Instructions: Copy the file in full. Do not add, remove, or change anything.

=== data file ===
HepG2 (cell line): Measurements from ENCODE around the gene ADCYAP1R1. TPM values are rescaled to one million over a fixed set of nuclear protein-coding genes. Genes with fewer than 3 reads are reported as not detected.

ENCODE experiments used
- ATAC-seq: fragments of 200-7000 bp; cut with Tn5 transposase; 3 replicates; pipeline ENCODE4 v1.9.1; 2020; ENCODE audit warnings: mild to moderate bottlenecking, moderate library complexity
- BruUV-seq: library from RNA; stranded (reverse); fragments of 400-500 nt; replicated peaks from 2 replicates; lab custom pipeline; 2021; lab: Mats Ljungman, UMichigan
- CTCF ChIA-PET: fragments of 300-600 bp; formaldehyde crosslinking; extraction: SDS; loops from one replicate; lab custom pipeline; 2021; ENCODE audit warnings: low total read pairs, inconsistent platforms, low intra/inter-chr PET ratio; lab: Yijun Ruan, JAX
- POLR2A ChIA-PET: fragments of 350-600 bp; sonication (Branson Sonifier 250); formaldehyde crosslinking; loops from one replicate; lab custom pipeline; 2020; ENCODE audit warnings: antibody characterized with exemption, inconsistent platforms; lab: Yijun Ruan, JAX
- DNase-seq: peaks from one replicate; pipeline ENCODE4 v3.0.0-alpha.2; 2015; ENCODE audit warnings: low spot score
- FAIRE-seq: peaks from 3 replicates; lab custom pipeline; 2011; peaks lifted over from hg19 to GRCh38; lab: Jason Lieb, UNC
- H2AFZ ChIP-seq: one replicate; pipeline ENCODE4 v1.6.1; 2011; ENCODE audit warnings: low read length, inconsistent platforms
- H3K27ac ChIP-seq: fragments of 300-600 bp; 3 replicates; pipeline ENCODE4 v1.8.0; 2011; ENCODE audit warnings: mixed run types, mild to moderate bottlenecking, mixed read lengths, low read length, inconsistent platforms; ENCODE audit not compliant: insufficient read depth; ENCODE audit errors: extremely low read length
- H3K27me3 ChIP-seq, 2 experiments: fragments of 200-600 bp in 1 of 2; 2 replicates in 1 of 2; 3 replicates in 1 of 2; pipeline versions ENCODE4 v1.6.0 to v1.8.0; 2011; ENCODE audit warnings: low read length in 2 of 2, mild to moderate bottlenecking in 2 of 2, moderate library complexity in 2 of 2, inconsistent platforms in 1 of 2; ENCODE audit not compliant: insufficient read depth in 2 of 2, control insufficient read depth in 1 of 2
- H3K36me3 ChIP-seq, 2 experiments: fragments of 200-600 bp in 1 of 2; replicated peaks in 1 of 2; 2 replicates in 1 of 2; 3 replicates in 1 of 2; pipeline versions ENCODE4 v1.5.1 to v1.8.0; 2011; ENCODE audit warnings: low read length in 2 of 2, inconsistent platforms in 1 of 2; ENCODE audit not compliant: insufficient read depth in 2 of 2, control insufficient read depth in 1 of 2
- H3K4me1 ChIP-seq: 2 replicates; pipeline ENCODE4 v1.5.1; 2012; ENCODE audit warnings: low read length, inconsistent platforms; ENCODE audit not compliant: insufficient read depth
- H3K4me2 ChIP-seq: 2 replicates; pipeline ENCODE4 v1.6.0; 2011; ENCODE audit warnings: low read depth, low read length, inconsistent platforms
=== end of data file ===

HepG2 (cell line): Measurements from ENCODE around the gene ADCYAP1R1. TPM values are rescaled to one million over a fixed set of nuclear protein-coding genes. Genes with fewer than 3 reads are reported as not detected.

ENCODE experiments used
- ATAC-seq: fragments of 200-7000 bp; cut with Tn5 transposase; 3 replicates; pipeline ENCODE4 v1.9.1; 2020; ENCODE audit warnings: mild to moderate bottlenecking, moderate library complexity
- BruUV-seq: library from RNA; stranded (reverse); fragments of 400-500 nt; replicated peaks from 2 replicates; lab custom pipeline; 2021; lab: Mats Ljungman, UMichigan
- CTCF ChIA-PET: fragments of 300-600 bp; formaldehyde crosslinking; extraction: SDS; loops from one replicate; lab custom pipeline; 2021; ENCODE audit warnings: low total read pairs, inconsistent platforms, low intra/inter-chr PET ratio; lab: Yijun Ruan, JAX
- POLR2A ChIA-PET: fragments of 350-600 bp; sonication (Branson Sonifier 250); formaldehyde crosslinking; loops from one replicate; lab custom pipeline; 2020; ENCODE audit warnings: antibody characterized with exemption, inconsistent platforms; lab: Yijun Ruan, JAX
- DNase-seq: peaks from one replicate; pipeline ENCODE4 v3.0.0-alpha.2; 2015; ENCODE audit warnings: low spot score
- FAIRE-seq: peaks from 3 replicates; lab custom pipeline; 2011; peaks lifted over from hg19 to GRCh38; lab: Jason Lieb, UNC
- H2AFZ ChIP-seq: one replicate; pipeline ENCODE4 v1.6.1; 2011; ENCODE audit warnings: low read length, inconsistent platforms
- H3K27ac ChIP-seq: fragments of 300-600 bp; 3 replicates; pipeline ENCODE4 v1.8.0; 2011; ENCODE audit warnings: mixed run types, mild to moderate bottlenecking, mixed read lengths, low read length, inconsistent platforms; ENCODE audit not compliant: insufficient read depth; ENCODE audit errors: extremely low read length
- H3K27me3 ChIP-seq, 2 experiments: fragments of 200-600 bp in 1 of 2; 2 replicates in 1 of 2; 3 replicates in 1 of 2; pipeline versions ENCODE4 v1.6.0 to v1.8.0; 2011; ENCODE audit warnings: low read length in 2 of 2, mild to moderate bottlenecking in 2 of 2, moderate library complexity in 2 of 2, inconsistent platforms in 1 of 2; ENCODE audit not compliant: insufficient read depth in 2 of 2, control insufficient read depth in 1 of 2
- H3K36me3 ChIP-seq, 2 experiments: fragments of 200-600 bp in 1 of 2; replicated peaks in 1 of 2; 2 replicates in 1 of 2; 3 replicates in 1 of 2; pipeline versions ENCODE4 v1.5.1 to v1.8.0; 2011; ENCODE audit warnings: low read length in 2 of 2, inconsistent platforms in 1 of 2; ENCODE audit not compliant: insufficient read depth in 2 of 2, control insufficient read depth in 1 of 2
- H3K4me1 ChIP-seq: 2 replicates; pipeline ENCODE4 v1.5.1; 2012; ENCODE audit warnings: low read length, inconsistent platforms; ENCODE audit not compliant: insufficient read depth
- H3K4me2 ChIP-seq: 2 replicates; pipeline ENCODE4 v1.6.0; 2011; ENCODE audit warnings: low read depth, low read length, inconsistent platforms